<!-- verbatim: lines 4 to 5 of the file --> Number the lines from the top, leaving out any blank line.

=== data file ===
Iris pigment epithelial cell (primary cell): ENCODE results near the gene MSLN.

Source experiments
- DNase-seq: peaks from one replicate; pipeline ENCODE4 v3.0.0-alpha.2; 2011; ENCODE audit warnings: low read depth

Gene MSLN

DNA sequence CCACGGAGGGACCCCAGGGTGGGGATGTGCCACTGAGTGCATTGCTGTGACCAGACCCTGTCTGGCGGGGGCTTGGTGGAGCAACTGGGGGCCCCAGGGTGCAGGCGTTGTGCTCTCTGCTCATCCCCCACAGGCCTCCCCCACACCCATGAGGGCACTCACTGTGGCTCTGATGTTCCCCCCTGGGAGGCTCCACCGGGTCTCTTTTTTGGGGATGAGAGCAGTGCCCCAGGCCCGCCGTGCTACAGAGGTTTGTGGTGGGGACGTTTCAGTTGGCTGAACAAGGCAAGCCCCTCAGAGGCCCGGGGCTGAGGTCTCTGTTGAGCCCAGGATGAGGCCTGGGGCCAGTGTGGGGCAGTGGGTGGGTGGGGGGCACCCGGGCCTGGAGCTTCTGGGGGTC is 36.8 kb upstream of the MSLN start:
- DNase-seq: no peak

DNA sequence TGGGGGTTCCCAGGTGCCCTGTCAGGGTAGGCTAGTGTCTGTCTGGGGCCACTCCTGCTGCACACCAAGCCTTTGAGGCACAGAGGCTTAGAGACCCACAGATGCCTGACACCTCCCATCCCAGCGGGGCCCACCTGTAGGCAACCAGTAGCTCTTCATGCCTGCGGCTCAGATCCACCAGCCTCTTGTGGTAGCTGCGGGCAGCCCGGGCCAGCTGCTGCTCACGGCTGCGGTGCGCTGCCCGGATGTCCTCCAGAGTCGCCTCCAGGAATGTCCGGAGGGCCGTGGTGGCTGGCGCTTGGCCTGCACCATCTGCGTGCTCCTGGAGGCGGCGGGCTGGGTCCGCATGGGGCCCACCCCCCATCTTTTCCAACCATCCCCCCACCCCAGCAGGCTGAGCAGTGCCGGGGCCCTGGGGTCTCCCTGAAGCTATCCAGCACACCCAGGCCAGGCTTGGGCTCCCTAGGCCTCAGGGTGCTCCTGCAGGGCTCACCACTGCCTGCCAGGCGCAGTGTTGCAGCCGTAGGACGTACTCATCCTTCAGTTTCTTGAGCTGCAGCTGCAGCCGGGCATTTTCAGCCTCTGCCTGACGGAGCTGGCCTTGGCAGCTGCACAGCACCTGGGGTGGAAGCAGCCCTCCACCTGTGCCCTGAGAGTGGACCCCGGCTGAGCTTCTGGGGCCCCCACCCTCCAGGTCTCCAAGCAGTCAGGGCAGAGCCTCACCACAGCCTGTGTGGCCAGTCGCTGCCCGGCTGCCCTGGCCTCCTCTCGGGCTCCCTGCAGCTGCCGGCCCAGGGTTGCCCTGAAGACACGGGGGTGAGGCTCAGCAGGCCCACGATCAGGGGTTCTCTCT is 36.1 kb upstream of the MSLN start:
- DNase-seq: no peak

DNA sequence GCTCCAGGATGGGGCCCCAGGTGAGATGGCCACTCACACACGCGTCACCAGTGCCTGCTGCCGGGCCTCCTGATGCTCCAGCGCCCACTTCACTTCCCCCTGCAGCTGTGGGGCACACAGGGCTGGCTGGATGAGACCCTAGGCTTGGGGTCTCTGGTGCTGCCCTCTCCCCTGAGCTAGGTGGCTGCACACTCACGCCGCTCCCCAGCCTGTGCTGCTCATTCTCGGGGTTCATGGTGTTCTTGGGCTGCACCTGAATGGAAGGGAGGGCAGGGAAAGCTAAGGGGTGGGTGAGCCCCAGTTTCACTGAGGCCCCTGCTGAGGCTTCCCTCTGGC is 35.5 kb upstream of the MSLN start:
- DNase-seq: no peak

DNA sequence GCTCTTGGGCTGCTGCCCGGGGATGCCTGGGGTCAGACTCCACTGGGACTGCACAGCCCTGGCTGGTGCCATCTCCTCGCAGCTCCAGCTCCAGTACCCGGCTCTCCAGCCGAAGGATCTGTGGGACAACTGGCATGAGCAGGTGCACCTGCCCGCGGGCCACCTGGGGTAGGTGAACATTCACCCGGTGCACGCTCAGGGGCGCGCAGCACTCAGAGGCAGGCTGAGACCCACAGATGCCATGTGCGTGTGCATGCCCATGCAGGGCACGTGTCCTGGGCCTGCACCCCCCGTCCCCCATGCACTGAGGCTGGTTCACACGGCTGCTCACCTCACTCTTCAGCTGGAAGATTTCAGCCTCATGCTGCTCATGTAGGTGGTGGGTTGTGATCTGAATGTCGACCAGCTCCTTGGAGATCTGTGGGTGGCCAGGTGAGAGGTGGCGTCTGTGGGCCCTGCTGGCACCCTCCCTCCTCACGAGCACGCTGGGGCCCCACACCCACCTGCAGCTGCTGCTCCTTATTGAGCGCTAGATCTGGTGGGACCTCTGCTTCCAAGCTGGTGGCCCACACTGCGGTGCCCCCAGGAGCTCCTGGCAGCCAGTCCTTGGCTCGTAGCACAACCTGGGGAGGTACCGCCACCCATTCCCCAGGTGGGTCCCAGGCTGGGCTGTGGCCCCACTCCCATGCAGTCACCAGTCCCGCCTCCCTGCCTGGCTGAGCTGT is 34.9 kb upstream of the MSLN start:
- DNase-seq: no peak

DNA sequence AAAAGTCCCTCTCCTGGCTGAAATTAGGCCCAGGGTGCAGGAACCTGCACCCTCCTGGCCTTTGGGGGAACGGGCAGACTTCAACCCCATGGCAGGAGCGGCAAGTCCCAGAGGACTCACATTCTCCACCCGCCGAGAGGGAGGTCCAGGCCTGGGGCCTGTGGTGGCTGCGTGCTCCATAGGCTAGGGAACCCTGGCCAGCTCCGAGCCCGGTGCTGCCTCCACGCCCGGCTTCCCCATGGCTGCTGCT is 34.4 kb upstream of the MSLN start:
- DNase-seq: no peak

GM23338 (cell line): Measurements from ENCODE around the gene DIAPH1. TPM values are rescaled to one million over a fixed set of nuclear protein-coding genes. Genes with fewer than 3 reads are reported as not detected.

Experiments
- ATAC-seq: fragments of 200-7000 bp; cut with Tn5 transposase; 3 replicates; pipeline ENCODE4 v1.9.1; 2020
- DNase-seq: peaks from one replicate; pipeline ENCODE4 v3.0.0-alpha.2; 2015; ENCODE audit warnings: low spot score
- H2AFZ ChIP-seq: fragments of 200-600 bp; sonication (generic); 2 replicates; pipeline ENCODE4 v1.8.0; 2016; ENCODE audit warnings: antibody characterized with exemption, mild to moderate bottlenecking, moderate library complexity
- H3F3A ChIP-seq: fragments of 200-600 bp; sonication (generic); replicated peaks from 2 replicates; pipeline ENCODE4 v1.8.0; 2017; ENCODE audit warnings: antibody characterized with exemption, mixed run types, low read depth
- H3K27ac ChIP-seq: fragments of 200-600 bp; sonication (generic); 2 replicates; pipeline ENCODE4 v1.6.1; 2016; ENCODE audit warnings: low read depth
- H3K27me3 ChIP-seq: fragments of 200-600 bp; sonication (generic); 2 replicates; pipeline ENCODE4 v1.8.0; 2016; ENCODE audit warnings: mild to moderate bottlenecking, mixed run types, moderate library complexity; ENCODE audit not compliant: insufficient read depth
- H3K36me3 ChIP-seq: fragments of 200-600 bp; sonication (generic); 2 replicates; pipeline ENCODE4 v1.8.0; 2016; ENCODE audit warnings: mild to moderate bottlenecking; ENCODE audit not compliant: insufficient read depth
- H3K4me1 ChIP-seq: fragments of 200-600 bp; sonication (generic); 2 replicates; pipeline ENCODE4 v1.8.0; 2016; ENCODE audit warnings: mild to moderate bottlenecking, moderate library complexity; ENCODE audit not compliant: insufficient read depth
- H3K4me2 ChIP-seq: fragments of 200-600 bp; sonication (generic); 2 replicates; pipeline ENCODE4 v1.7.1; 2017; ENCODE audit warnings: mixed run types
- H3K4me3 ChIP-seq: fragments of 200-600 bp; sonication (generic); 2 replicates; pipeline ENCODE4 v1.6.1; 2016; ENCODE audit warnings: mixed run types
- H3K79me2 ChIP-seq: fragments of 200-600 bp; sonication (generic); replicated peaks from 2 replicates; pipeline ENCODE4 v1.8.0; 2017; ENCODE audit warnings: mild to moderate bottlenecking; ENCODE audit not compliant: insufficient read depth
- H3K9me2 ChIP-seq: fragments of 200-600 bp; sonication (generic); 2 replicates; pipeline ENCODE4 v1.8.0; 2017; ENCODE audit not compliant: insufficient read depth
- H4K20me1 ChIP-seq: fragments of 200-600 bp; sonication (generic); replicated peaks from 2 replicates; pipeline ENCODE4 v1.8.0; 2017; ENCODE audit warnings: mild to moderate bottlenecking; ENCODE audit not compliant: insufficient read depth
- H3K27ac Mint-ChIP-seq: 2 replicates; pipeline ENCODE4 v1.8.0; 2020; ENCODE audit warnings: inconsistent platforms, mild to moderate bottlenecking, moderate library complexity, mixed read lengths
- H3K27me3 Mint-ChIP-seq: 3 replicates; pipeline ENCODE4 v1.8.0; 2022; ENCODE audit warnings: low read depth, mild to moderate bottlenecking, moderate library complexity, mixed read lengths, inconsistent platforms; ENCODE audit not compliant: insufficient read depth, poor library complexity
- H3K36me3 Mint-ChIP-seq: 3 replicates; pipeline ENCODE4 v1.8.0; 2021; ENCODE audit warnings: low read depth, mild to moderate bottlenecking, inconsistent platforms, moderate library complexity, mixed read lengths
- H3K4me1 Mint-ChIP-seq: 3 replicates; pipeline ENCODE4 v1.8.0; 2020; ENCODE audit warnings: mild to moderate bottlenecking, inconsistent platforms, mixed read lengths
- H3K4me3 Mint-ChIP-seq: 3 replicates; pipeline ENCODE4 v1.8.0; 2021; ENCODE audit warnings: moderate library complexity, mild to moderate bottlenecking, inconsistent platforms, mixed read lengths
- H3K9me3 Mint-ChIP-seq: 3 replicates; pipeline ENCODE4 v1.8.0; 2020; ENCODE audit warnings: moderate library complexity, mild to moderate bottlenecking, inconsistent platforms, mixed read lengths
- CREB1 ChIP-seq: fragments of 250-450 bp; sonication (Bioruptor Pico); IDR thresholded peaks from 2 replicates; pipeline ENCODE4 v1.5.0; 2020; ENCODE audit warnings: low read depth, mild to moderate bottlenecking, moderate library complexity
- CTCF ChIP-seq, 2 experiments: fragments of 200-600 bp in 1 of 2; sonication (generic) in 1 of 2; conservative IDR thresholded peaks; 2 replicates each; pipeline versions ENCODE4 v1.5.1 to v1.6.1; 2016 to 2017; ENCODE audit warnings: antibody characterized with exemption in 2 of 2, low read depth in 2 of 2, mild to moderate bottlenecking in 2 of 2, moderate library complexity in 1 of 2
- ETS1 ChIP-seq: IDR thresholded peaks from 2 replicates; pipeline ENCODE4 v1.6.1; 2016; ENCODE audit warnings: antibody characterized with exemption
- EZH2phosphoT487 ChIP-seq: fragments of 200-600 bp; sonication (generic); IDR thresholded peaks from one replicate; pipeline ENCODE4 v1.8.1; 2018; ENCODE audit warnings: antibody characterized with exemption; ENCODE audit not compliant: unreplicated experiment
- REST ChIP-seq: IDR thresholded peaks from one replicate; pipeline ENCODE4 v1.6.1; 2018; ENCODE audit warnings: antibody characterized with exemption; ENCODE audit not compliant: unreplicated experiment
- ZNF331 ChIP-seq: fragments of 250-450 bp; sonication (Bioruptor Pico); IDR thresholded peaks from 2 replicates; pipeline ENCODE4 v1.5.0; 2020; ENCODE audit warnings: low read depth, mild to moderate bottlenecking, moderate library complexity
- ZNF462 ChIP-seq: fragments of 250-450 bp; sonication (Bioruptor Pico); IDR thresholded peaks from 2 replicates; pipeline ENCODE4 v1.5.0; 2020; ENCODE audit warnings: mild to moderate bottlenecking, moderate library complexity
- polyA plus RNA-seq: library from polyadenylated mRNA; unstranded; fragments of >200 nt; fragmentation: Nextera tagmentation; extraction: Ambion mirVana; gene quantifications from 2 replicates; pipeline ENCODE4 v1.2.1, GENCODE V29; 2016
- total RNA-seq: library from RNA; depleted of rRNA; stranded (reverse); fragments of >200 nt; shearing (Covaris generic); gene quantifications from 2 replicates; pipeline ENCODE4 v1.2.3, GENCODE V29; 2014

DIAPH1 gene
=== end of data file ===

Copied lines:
Gene MSLN

DNA sequence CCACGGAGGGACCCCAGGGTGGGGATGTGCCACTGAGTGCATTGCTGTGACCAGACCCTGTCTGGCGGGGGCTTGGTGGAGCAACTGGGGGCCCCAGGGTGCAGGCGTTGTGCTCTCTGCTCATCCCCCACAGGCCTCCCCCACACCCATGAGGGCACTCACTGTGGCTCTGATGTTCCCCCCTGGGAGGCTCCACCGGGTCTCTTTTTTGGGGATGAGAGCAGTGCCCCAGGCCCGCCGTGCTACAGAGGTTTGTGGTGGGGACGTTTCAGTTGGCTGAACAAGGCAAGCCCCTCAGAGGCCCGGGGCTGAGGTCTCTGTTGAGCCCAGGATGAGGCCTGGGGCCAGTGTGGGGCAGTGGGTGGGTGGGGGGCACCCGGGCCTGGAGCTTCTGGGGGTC is 36.8 kb upstream of the MSLN start: